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Home Reviews Cinema reviews Film review: All Things to All Men
Film review: All Things to All Men Print E-mail
Written by Ivan Radford   
Thursday, 04 April 2013 09:51
All Things to All Men, Rufus Sewell
Director: George Isaac
Cast: Toby Stephens, Rufus Sewell, Gabriel Byrne, Julian Sands
Certificate: 15

Hot on the heels of Eran Creevy's slick cat-and-mouse chase Welcome to the Punch comes All Things to All Men, a Brit crime flick with as much ambition as its title. But where Punch abstracted London, filtering it through layers of Hong Kong cool, George Isaac’s thriller takes a more literal approach to the capital, breaking out the tourist traps every few minutes. If it wasn’t for the presence of a talented cast and a few decent set pieces, it could almost be a tourist video.

Rufus Sewell gives good grit as veteran cop Parker, who’s been playing the game for years But when he finds himself faced with an assassin from the past (Toby Stephens), a familiar web of corruption starts to unravel – starting with the son of crime lord Corso (Gabriel Byrne).

It’s passable entertainment and debut director Isaac can do action, piecing together an impressive heist and an old-school on-foot chase, but his writing is where All Things slips; Toby Stephens enjoys the chance to play stony-faced bastard, Julian Sands is good as a rookie learning the beat, and Gabriel Byrne could play menacing gangster in his sleep, but when faced with corny lines like “I work alone”, an on-form ensemble can only go so far. One speech is highly reminiscent of L.A. Confidential – and when the script’s surprise twist is easy to guess, over-complicating the plot to imitate genre classics doesn’t do it any favours.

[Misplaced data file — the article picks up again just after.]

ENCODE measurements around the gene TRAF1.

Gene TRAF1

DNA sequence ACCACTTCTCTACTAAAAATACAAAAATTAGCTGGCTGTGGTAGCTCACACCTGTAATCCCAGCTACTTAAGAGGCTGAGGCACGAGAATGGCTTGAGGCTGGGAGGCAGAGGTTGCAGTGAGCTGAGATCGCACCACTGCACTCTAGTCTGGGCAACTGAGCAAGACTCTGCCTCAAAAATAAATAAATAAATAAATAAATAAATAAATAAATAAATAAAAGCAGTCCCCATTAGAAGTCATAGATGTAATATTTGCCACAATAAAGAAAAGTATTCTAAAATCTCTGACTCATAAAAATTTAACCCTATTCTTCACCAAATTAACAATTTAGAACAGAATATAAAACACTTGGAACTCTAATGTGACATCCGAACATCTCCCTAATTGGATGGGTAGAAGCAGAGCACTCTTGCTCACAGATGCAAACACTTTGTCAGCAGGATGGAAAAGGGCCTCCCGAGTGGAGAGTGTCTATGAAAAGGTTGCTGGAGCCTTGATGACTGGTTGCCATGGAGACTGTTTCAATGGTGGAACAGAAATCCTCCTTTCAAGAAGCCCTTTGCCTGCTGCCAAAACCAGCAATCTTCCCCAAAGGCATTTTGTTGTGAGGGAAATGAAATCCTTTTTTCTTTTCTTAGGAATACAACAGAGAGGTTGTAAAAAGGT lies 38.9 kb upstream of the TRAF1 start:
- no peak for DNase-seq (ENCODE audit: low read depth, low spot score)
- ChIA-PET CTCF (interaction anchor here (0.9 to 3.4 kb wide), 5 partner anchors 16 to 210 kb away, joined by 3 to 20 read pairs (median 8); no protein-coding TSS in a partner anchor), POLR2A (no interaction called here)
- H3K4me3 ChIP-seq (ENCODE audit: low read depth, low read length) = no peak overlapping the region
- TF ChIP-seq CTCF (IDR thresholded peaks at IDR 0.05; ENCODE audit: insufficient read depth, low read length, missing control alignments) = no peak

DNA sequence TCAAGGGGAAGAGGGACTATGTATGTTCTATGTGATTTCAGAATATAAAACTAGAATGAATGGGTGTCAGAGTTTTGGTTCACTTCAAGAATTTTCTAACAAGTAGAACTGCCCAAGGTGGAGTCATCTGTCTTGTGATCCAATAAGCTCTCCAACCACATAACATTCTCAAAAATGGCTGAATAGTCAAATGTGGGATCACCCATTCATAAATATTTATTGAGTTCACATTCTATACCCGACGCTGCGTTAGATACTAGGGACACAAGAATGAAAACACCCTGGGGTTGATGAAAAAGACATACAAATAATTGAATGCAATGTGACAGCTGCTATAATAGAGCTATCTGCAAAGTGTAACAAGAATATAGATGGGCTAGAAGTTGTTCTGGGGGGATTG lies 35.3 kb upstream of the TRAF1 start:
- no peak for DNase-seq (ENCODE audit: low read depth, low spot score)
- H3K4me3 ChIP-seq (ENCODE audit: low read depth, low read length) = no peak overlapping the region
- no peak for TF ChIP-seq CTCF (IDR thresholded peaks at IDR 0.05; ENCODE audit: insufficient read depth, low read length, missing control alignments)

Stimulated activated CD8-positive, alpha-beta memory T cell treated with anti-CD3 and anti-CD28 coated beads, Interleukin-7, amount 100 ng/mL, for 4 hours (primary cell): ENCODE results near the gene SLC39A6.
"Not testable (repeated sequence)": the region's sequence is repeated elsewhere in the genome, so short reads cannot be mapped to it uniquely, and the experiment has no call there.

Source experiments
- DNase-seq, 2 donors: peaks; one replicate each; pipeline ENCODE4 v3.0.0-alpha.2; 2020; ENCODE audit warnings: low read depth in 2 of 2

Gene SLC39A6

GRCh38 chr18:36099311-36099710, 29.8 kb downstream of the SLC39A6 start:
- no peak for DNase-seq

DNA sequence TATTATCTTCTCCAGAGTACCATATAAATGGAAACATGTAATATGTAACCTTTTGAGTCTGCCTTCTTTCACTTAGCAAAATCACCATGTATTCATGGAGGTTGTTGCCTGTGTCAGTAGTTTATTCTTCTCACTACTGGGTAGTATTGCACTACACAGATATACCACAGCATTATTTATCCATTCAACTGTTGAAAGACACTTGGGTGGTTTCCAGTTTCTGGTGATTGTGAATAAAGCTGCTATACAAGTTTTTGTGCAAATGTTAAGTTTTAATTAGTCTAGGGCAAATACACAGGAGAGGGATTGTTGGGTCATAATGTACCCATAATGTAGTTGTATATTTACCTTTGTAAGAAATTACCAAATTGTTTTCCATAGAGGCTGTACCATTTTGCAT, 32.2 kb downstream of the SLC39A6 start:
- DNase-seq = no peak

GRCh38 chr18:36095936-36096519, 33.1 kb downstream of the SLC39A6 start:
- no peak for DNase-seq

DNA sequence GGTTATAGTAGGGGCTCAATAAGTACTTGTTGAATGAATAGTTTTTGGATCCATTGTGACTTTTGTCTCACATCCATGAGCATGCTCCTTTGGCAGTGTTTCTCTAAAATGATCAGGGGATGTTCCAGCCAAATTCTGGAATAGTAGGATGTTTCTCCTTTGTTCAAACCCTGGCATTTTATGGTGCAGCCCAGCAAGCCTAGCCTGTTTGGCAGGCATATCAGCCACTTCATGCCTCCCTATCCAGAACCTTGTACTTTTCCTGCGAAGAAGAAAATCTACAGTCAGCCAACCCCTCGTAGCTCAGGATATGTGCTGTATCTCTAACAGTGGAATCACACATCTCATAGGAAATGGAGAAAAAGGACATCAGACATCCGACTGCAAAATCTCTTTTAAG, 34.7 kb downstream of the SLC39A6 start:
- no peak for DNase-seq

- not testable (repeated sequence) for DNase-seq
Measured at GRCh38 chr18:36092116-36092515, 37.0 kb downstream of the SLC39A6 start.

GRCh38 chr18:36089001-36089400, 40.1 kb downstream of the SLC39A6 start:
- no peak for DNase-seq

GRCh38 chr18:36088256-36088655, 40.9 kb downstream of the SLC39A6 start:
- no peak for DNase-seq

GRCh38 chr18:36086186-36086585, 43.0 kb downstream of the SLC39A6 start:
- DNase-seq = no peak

Isaacs distracts us from the stretched script by liberally peppering the screen with famous landmarks: by the time you’ve seen someone go on the London Eye just to make a short phone call, the barrage of iconic locations cancels out the tension. It's like Richard Curtis made a gangster film. You end up waiting for any other possible combinations: a shootout at Battersea Power Station; someone eating a sandwich by Big Ben; or reading a text message inside St. Paul’s. It’s a shame, because the recession-referencing drama is close to being quality low-key entertainment. All Things to All Men? Good film to some. Dull film to many.


This review was originally published at Cine-Vue.